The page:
Machine Matters More

|  July 01, 2011 |

The Power of Two Machines

Equipment manufacturers share their thoughts on the advantages of teaming compact excavators with skid steers

By Mike Anderson

Whether or not they actually offer skid steers themselves, the close to two dozen manufacturers with compact excavators (also called mini excavators) in the North American market (see chart starting on page 42) understand they will place those machines on jobsites where the two equipment types work in tandem.

Despite its compact size, the new 2.6-metric-ton Bobcat E26 is available in an optional long-arm configuration, enabling operators to dig in close quarters or extend reach in tighter spaces.

 Equipment World asked OEMs how the teaming of their most compact excavators – those up to 3 metric tons – to small skid steers can give contractors a more efficient, money-making duo. A sample of the answers provided:

Bobcat: “The use of the two machines together, or the ‘system’, is even more logical as the business climate becomes increasingly challenging. The Bobcat system allows the excavator and loader to work simultaneously for optimal productivity. A tractor-loader-backhoe can only do one task at a time – load or excavate.”

Case: “We typically see contractors using this combination as an alternative to a backhoe. It’s really a matter of preference – both approaches have their merits. For example, with the backhoe you have a versatile machine and one operator; you can also road the machine without a trailer. With the mini-ex and skid steer combination, you have machines that are more specialized and adaptable to certain applications and job requirements. You can have these machines working together or split them up to handle different tasks on the jobsite – or on two different jobsites. Some jobs require the compact maneuverability of a mini-ex and skid steer, or the low ground pressure of the smaller machines. You also can use both the mini-ex and skid steer for grading. So there’s a lot of flexibility.”

Caterpillar: “With a skid steer and mini-excavator team, building construction contractors and landscape/hardscape installers have site prep, dirt moving, trenching, grading and soil preparation capabilities. A variety of work tools expands the versatility of both types of machines.”

JCB: “By combining JCB’s mini-excavators with its skid steers and their attachments, contractors can effectively handle a wide range of jobs with only two small machines. These machines are versatile and portable enough to be easily transported to multiple jobsites for enhanced productivity. Sturdy construction means these machines can not only handle tough tasks, but do so without requiring constant repair and maintenance for less downtime. Contractors can also offer a greater variety of services because of the many attachments available for their skid-steer loaders, giving them the opportunity for greater profitability and growth.”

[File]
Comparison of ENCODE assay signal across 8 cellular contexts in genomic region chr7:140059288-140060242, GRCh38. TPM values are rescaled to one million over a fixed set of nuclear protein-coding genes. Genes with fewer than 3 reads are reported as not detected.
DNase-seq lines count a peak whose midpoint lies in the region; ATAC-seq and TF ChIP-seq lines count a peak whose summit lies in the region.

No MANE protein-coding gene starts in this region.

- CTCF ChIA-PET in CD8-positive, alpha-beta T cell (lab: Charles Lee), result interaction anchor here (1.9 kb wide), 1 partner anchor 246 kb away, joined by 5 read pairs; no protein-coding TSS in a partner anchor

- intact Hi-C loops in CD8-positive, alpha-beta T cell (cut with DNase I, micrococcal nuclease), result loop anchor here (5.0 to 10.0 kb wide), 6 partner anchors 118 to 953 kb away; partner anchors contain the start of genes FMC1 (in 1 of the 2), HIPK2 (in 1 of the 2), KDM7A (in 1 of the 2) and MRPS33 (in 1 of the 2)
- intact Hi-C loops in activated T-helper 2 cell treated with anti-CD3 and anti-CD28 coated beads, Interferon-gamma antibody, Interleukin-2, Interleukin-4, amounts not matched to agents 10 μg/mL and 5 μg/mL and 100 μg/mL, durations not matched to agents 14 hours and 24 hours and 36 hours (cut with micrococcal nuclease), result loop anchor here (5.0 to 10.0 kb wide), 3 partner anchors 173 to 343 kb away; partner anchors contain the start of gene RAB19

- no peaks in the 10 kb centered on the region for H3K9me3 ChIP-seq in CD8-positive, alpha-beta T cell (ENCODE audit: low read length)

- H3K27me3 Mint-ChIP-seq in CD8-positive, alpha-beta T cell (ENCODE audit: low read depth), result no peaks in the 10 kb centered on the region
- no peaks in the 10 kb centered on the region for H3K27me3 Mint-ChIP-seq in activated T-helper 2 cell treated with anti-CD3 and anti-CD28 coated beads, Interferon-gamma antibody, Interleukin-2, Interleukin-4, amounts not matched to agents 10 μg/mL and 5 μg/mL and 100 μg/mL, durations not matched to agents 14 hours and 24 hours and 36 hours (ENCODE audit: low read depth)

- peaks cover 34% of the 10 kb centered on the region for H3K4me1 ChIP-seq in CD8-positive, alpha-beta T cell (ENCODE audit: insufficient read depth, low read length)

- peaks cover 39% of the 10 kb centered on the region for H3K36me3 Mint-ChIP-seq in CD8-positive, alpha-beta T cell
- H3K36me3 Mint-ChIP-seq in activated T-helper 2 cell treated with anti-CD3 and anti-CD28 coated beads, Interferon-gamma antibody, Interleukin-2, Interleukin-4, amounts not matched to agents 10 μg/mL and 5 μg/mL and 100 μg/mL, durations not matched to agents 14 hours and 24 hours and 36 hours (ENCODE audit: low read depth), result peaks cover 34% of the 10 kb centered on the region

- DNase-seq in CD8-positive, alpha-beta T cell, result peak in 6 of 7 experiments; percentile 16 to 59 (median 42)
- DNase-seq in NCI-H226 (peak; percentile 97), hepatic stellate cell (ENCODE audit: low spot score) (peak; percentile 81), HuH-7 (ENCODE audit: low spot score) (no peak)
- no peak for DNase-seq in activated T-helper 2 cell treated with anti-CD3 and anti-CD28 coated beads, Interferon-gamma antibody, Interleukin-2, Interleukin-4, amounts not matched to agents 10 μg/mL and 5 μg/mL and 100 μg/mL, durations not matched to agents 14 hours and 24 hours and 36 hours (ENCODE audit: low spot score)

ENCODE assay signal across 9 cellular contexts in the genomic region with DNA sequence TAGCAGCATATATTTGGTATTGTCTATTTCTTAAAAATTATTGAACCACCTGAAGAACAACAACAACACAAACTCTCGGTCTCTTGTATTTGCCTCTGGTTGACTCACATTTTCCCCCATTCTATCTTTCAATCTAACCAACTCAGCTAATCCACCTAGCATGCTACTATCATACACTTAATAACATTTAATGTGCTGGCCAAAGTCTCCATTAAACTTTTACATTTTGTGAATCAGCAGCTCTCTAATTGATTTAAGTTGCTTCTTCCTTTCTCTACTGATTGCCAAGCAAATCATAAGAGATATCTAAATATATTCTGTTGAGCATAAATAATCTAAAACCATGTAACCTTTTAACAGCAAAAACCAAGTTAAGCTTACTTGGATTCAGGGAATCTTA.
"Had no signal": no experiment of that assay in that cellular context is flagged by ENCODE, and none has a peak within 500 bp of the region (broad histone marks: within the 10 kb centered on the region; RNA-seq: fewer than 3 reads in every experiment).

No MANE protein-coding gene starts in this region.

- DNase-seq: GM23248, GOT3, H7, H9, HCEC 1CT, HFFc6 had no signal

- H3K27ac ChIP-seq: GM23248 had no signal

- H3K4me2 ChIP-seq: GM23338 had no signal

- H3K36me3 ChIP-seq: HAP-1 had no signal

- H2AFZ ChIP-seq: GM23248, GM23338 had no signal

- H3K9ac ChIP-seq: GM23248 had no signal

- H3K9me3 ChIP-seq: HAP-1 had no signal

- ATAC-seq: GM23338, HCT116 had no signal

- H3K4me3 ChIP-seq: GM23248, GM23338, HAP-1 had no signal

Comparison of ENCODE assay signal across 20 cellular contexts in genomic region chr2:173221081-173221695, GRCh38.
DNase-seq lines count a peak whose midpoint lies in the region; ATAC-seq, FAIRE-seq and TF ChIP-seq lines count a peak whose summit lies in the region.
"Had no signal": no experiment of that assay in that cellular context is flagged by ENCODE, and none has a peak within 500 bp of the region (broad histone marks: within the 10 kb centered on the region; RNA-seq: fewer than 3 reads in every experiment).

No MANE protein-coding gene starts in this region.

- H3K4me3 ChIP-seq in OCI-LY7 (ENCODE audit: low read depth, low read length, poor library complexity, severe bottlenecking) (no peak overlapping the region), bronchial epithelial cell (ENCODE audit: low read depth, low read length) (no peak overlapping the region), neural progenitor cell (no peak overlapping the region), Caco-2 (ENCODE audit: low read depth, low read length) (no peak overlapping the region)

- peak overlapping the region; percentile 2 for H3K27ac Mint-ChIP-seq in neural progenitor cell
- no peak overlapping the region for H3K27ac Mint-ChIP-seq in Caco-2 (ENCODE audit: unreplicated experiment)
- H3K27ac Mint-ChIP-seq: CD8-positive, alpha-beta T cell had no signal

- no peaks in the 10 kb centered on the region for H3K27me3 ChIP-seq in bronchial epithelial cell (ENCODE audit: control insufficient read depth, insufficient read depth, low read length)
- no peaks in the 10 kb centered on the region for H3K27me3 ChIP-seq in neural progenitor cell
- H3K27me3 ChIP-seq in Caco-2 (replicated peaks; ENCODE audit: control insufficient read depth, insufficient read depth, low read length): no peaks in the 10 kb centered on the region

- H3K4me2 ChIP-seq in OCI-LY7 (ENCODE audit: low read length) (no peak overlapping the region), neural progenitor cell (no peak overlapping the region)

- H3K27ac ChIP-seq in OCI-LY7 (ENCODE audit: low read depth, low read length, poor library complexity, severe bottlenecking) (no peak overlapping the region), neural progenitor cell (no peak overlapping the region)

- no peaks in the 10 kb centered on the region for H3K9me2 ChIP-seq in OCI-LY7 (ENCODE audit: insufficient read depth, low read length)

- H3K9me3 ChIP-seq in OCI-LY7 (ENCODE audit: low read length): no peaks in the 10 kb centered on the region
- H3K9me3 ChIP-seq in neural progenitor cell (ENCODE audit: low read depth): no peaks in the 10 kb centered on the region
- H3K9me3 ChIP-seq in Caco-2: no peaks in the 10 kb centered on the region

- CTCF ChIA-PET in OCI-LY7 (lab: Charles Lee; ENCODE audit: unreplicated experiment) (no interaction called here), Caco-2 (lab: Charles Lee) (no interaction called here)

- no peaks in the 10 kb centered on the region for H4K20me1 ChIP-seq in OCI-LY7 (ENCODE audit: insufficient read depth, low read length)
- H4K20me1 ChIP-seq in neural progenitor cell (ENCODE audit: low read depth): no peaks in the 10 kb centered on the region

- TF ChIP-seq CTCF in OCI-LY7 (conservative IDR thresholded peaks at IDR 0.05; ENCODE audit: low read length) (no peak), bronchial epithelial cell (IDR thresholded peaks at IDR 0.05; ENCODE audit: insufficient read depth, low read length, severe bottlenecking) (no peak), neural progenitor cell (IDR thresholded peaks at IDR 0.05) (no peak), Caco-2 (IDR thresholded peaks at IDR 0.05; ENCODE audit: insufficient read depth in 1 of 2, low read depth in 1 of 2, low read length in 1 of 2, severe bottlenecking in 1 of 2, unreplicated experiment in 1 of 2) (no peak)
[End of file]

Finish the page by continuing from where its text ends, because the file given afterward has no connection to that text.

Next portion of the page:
John Deere: “If you’re digging utility lines, smaller building pads or swimming pools in areas that can’t accommodate the fill and still need the mobility to take that fill to trucks, or across the jobsite, let the compact excavators concentrate on digging and use skid steers to move and dump the dirt. This combination can increase productivity and save time.”

Takeuchi: “This class of excavators is ideal for accessing difficult locations because of their size, weight and maneuverability. Paring them up with a skid-steer loader when working on hard surfaces, or a compact track loader when operating throughout the year in most any terrain, is an ideal solution for many contractors. The greater travel speed and material-handling capability of the loader allow you to supply and remove materials from the excavation area including pipe, bedding material and excavated soil. In addition, the small excavator is easily craned to the working location when it’s not possible to drive the machine to the work area. The combination can be easily loaded on a heavy-duty trailer towed by a dump truck, often creating a self-sufficient workhorse to transport equipment, workers and material between jobsites. This also allows you the flexibility and versatility to split up the machines in order to complete multiple jobs as needed and then combine them again as a team to tackle larger projects.”

Terex: “Skid steers, track loaders and compact wheel loaders all complement the compact excavator by being able to double the work load on a jobsite at any particular time, provided you have more than one person available to operate equipment. Then you’ll have at least one machine dedicated to digging, and another dedicated to moving the material. This increases the productivity of the landscaper and translates to a more profitable bottom line. When choosing a compact excavator, make sure the piece of equipment is going to be adequate for 85 to 90 percent of your jobsites needs – don’t sacrifice power, breakout force or anything else just to save a dollar.”

Wacker Neuson: “Mini-excavators teamed with skid steers make a more flexible and productive team compared to a backhoe. While backhoes can serve the purpose of a two-in-one machine, they are not as maneuverable on a jobsite as a mini-excavator and skid steer (or wheel loader). Contractors may get more bang for their buck by using a mini-excavator to dig and, with a 360-degree swing, load a truck more efficiently. The skid steer is more maneuverable on the jobsite and can be used for a larger variety of applications. With two machines working at the same time, contractors will get the job done faster, saving time and money.”

Compact excavators, up to 3 metric tons (con’t)



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